A representative for K12 Inc. said that the school’s graduation rates should be put into context, saying that virtual charters enroll many students who are not on track to graduate when they enroll in the school. The company has previously said that students who stay in K12 schools for all four years graduate at much higher rates.

Though the schools themselves must technically be nonprofits, K12 and the company’s main competitor, Pearson’s Connections Academy, have transformed them into a booming business by taking over virtual schools’ management, administration, curriculum, and even budget. K12, which is publicly traded, takes in just under half of the tens of millions in taxpayer money that flows into CAVA’s 14 schools, according to the report; the rest goes to teacher and staff salaries.

The report takes aim at the “troublesome” relationship between K12, its school boards, and the districts that approve the schools. Control of schools is effectively ceded fully to K12 Inc., the report found: The nonprofit boards that technically oversee K12’s schools are made up of just two to four people and meet infrequently, with one spending an hour and 37 minutes a year to oversee a school of 3,000 students in Los Angeles.

Financial structures at CAVA open the door to self-dealing, the report said. K12 pays itself out of bank accounts that it manages, the report says, and prohibits schools from seeking out other vendors — unless K12 itself signs off on the deal. And CAVA is perpetually in debt to K12: In 2013, it owed the company $23 million, on top of the $47 million that it paid out.

Abston, the head of CAVA, said that all of K12 California schools have consistently passed financial audits and other oversight measures. “CAVA is governed by separate independent, nonprofit charter school boards, overseen by school districts,” she said.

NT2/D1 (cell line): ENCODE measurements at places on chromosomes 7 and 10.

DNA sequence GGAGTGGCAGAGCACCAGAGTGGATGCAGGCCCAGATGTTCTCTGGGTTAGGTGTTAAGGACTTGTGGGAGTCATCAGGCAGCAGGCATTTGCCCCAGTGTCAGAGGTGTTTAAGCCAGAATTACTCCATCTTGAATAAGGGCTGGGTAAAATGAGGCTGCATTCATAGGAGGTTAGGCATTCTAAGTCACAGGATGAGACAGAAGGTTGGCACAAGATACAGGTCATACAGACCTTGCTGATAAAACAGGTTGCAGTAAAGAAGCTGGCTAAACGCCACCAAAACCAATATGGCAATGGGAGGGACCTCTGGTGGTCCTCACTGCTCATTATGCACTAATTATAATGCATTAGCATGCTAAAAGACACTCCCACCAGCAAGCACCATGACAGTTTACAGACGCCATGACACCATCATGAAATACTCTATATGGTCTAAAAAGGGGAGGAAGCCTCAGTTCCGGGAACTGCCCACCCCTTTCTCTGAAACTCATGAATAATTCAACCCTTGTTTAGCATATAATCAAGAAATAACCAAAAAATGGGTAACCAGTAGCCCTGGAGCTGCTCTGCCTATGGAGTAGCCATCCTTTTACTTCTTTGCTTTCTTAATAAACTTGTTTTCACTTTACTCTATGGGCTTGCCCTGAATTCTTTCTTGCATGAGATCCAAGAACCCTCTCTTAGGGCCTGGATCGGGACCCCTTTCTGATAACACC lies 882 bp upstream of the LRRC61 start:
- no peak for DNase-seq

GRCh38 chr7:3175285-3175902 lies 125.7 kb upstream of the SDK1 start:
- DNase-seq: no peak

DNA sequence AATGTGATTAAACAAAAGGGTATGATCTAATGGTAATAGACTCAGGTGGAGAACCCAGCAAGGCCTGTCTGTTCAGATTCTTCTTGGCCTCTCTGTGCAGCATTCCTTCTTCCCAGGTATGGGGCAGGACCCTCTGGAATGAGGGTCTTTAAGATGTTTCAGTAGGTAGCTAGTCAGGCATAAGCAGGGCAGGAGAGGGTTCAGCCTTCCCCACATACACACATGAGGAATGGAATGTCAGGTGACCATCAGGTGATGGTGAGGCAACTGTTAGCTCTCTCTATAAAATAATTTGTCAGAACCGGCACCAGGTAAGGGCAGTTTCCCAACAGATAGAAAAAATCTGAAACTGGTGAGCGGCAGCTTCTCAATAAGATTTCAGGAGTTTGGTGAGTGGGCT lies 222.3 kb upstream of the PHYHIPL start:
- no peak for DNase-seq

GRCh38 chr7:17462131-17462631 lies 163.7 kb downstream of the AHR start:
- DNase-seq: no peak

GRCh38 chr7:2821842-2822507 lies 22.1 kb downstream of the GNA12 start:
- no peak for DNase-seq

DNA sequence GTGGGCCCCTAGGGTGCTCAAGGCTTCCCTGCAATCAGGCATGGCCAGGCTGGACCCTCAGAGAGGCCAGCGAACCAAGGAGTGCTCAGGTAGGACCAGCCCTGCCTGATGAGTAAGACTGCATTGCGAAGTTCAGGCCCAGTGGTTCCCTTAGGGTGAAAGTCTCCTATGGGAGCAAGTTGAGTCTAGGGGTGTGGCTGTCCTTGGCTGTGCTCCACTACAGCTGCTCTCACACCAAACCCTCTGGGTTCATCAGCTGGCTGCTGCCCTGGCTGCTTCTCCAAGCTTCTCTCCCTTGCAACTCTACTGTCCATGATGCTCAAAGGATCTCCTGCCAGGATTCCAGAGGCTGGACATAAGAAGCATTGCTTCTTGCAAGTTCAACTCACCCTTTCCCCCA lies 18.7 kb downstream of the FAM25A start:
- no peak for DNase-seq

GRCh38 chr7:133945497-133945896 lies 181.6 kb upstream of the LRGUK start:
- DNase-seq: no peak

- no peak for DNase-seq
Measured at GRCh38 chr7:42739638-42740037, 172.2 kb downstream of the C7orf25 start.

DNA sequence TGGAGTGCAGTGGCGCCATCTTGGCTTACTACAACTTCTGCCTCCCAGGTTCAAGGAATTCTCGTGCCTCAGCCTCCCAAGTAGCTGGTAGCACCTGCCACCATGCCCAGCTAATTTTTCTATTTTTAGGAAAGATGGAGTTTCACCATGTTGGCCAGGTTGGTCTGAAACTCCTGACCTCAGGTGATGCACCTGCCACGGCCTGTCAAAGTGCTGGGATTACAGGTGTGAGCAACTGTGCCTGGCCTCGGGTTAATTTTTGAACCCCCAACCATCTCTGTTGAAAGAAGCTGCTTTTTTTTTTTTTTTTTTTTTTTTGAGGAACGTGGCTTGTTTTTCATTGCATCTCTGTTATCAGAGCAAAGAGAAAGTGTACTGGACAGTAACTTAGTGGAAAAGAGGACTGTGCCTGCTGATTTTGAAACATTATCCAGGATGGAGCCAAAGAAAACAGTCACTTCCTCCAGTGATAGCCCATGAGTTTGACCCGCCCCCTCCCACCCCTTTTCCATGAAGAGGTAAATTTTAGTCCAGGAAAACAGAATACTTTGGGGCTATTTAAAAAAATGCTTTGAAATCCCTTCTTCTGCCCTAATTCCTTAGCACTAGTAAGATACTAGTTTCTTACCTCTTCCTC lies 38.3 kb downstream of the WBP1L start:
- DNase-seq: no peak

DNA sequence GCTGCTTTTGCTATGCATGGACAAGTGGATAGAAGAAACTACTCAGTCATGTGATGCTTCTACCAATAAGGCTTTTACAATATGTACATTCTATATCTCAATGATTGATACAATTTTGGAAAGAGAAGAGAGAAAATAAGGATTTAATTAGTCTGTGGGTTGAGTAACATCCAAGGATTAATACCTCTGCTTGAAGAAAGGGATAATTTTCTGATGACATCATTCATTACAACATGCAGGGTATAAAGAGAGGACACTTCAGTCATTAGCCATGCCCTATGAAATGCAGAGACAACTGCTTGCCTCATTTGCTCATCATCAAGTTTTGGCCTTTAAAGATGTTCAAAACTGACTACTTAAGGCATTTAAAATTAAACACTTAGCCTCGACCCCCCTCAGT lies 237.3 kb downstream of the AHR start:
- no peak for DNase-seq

In most states, K12 operates a single, massive school that draws students from all corners of the state. But to comply with California law, K12 instead operates out of a dozen different districts, an arrangement that the report finds problematic: The school districts that K12 chooses to oversee its schools are often tiny, with vastly limited resources. A district of 30 students — a single, quaint country schoolhouse with six teachers and a principal who also serves as the district’s superintendent — authorizes CAVA’s 3,000-student San Diego school. In the New Jerusalem School District, there are 29 non-charter students to CAVA’s 1,600.

Cara Bryant, a 9-year CAVA teaching veteran who has been part of the unionization efforts, said that she has seen conditions at the virtual schools decline under K12’s leadership. “Class sizes have gone up, teachers have been saddled with more and more clerical duties, and our resources are increasingly not being used on students,” Bryant told BuzzFeed News. “Teachers are not getting the resources to do their jobs.”